Archive for January, 2017

 

Jan 30 2017

An Immigrant’s Tale

by at 11:03 am

Only 19 years old, she came to the United States on a boat, leaving behind a country ravaged by years of war and by a peace that was nearly as awful. Passing by the Statue of Liberty, a symbol that defines the better parts of this great nation’s values and character, I wonder if she pondered the irony that a similar boat had been turned away from America’s shores, only a few years earlier, dooming its desperate refugees to savage, unimaginable fates. She did not yet know enough English to read those ennobling words, “Give me your tired, your poor, your huddled masses…” In post-war America, she was very different – a member of a religious minority, with virtually no comprehension of English, no understanding of American values, history or culture. In a still insular America, she was a foreigner.

My mother’s parents sent her to the USA on a student visa to spend time with family in Youngstown, Ohio. Post-war Europe was dangerous and desperate. Vigilante justice was admixed with a healthy ration of persistent antisemitism. Having spent four years in hiding during the war, my mother’s very existence, to say nothing of her full potential, was in danger.

Youngstown was not then (and is not now) anybody’s idea of paradise, but after years of hell, it was a godsend for my mother. While there, her cousin Sally used her visit as a pretext to visit the big city – Pittsburgh – so they could go to a party with college students on the eve of the Penn State – University of Pittsburgh annual football game. My father, a Penn State student and World War II veteran, was at that party, and they hit it off. The rest of the story is, in a very real way, my history.

They had a whirlwind courtship, but when the six-month visa was up my mom had to return to Belgium for two years before she could return to marry my father. She returned, they married and started a family. The INS officers assigned to shadow her as a resident alien during the McCarthy era actually were very helpful; one of them used to help my mother hoist my baby carriage up the stairs from the street to our apartment. In my suburban Philadelphia elementary school my brother and I were the only children with an exotic, foreign-born mother. Hard to believe…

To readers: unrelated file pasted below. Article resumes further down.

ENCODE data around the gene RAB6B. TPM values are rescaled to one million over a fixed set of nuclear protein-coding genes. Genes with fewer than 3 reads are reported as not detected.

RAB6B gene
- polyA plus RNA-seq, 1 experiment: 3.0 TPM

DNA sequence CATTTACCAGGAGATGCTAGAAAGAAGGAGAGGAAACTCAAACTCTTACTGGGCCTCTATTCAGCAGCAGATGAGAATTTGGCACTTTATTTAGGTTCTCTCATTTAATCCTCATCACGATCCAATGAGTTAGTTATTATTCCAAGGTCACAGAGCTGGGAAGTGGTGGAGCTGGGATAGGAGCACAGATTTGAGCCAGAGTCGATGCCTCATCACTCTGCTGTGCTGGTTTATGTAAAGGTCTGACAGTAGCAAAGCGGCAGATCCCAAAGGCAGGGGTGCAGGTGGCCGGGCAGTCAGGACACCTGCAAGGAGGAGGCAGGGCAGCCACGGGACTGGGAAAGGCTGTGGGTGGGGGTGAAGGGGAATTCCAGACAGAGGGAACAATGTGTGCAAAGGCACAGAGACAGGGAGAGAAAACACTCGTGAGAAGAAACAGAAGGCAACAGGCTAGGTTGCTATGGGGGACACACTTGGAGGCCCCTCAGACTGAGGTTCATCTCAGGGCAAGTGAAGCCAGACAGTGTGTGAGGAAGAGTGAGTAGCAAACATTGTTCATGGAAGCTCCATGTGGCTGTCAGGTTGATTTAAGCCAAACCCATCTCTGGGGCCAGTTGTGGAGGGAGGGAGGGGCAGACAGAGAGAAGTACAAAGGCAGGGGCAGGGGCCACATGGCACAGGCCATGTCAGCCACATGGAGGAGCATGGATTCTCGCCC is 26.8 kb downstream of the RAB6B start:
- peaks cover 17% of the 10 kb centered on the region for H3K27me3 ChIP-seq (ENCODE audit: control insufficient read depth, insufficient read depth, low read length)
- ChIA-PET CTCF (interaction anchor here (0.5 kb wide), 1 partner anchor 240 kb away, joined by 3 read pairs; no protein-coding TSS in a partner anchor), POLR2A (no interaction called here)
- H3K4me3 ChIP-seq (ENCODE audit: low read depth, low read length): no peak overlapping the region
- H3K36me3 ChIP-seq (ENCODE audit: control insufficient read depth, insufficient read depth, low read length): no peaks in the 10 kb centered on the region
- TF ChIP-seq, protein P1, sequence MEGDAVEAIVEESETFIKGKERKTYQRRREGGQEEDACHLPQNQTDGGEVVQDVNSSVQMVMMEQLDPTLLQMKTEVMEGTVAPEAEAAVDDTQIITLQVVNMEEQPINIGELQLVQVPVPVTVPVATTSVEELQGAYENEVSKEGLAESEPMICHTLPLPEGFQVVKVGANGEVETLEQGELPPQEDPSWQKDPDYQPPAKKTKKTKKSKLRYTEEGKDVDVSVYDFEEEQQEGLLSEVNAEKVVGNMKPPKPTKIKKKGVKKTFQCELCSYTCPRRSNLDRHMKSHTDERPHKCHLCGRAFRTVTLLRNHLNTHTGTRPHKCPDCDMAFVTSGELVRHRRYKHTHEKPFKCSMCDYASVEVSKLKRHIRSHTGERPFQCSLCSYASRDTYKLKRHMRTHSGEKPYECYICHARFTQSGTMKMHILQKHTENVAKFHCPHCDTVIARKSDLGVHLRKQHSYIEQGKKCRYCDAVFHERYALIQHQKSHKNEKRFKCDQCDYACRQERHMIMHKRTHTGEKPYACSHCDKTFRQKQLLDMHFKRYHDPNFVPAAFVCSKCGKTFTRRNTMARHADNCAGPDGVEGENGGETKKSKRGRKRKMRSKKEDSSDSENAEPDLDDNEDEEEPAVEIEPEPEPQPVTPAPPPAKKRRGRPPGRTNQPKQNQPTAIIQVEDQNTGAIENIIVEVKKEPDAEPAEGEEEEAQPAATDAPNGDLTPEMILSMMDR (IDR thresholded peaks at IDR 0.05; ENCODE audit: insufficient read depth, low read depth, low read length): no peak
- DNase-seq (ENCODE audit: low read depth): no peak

But times change. A few years later she got a letter from the INS wondering why she had not yet applied for citizenship. The United States was asking her to become an American citizen! So she did, and my brother and I were forced to don hideous seersucker suits to be with her and my father as she proudly took the oath as a citizen of this wonderful nation.

The America I love accepted that young foreigner. Because of that act, I exist, as does any of the good I have done in my life. Because of that act, my children and grandchildren have had the gift of life with the attendant freedom to dream big and make this world a better place. The America I love made this happen.

I have had the great privilege of working with countless talented physicians, scientists and staff here at Georgetown and elsewhere during the course of my career. Many of these wonderful people have been foreign nationals. Just this past week I found myself at my lab meeting, marveling at our remarkable ethnic, cultural and religious diversity – with everyone working to together with a shared focus on defeating cancer – the ultimate terrorist. I am proud to work with each one of them, and with all of my colleagues from around the world. I intend to continue working with them, always hearing my mother’s voice, silenced by death but living within me, reminding me, “Louis, what’s right is right.”

Let’s keep that in mind as we go about our work and our lives.

In other news, members of the Ruesch Center for the Cure of Gastrointestinal Cancers made the most of this year’s ASCO Gastrointestinal Cancers Symposium held January 19-21 in San Francisco. Mohamed E. Salem, MD, gave an oral presentation, “Molecular variances between rectal and left-sided colon cancers“, which was written about here. Salem was also quoted in Healio Gastroenterology and appeared in this video. Two poster presentations featured research from summer student groups led by A. Ruth He, MD, PhD, and Keith Unger, MD. The Ruesch Center also organized successful meetings with GI Cancer Alliance Network, the GI Cancers Alliance and the PARP working group.

No responses yet | Categories: Uncategorized

Jan 23 2017

A Weekend Away from the Excitement

by at 9:46 am